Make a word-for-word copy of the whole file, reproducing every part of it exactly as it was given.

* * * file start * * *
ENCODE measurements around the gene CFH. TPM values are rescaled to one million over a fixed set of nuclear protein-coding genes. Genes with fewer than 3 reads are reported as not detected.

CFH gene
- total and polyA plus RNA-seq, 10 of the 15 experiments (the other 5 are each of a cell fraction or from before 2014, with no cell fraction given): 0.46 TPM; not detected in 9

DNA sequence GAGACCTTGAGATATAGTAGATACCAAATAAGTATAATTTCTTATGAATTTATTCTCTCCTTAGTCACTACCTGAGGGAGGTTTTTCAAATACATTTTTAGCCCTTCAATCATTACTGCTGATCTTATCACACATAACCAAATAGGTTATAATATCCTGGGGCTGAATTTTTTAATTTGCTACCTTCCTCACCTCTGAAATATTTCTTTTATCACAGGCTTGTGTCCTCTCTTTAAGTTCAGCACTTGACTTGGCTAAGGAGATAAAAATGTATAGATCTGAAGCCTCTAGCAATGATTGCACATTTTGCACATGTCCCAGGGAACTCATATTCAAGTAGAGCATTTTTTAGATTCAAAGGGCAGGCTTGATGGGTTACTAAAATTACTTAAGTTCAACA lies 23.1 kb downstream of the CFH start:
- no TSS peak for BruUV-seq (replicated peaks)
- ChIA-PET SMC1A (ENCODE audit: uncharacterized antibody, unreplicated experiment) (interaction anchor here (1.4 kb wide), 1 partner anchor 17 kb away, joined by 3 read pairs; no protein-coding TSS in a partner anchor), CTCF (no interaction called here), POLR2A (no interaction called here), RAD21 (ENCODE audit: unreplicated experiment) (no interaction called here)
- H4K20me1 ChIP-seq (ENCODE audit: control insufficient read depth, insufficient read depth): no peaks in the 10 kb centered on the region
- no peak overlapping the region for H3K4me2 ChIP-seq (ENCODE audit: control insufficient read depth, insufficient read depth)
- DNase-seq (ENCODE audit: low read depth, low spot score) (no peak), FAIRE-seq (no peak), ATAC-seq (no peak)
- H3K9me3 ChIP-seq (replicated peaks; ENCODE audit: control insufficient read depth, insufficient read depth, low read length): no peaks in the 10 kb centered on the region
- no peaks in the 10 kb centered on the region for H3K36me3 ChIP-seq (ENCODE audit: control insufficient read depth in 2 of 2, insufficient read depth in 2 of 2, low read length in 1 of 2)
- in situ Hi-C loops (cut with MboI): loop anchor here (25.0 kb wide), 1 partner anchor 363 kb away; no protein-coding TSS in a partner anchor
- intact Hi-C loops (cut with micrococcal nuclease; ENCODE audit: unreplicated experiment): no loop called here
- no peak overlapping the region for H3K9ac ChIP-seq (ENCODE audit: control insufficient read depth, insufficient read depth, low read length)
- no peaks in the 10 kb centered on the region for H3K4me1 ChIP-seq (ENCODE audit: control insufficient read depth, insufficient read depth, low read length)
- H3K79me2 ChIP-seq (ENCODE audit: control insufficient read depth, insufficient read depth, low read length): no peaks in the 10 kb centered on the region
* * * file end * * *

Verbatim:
ENCODE measurements around the gene CFH. TPM values are rescaled to one million over a fixed set of nuclear protein-coding genes. Genes with fewer than 3 reads are reported as not detected.

CFH gene
- total and polyA plus RNA-seq, 10 of the 15 experiments (the other 5 are each of a cell fraction or from before 2014, with no cell fraction given): 0.46 TPM; not detected in 9

DNA sequence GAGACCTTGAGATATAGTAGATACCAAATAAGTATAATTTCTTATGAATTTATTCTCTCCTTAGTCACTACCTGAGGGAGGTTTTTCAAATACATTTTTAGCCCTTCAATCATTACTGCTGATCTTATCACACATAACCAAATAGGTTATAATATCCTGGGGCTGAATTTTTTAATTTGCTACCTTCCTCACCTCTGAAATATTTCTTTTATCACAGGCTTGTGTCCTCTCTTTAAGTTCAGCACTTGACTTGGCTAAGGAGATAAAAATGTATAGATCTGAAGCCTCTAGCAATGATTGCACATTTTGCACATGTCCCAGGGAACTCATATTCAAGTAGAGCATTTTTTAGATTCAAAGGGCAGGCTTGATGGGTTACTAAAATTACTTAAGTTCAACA lies 23.1 kb downstream of the CFH start:
- no TSS peak for BruUV-seq (replicated peaks)
- ChIA-PET SMC1A (ENCODE audit: uncharacterized antibody, unreplicated experiment) (interaction anchor here (1.4 kb wide), 1 partner anchor 17 kb away, joined by 3 read pairs; no protein-coding TSS in a partner anchor), CTCF (no interaction called here), POLR2A (no interaction called here), RAD21 (ENCODE audit: unreplicated experiment) (no interaction called here)
- H4K20me1 ChIP-seq (ENCODE audit: control insufficient read depth, insufficient read depth): no peaks in the 10 kb centered on the region
- no peak overlapping the region for H3K4me2 ChIP-seq (ENCODE audit: control insufficient read depth, insufficient read depth)
- DNase-seq (ENCODE audit: low read depth, low spot score) (no peak), FAIRE-seq (no peak), ATAC-seq (no peak)
- H3K9me3 ChIP-seq (replicated peaks; ENCODE audit: control insufficient read depth, insufficient read depth, low read length): no peaks in the 10 kb centered on the region
- no peaks in the 10 kb centered on the region for H3K36me3 ChIP-seq (ENCODE audit: control insufficient read depth in 2 of 2, insufficient read depth in 2 of 2, low read length in 1 of 2)
- in situ Hi-C loops (cut with MboI): loop anchor here (25.0 kb wide), 1 partner anchor 363 kb away; no protein-coding TSS in a partner anchor
- intact Hi-C loops (cut with micrococcal nuclease; ENCODE audit: unreplicated experiment): no loop called here
- no peak overlapping the region for H3K9ac ChIP-seq (ENCODE audit: control insufficient read depth, insufficient read depth, low read length)
- no peaks in the 10 kb centered on the region for H3K4me1 ChIP-seq (ENCODE audit: control insufficient read depth, insufficient read depth, low read length)
- H3K79me2 ChIP-seq (ENCODE audit: control insufficient read depth, insufficient read depth, low read length): no peaks in the 10 kb centered on the region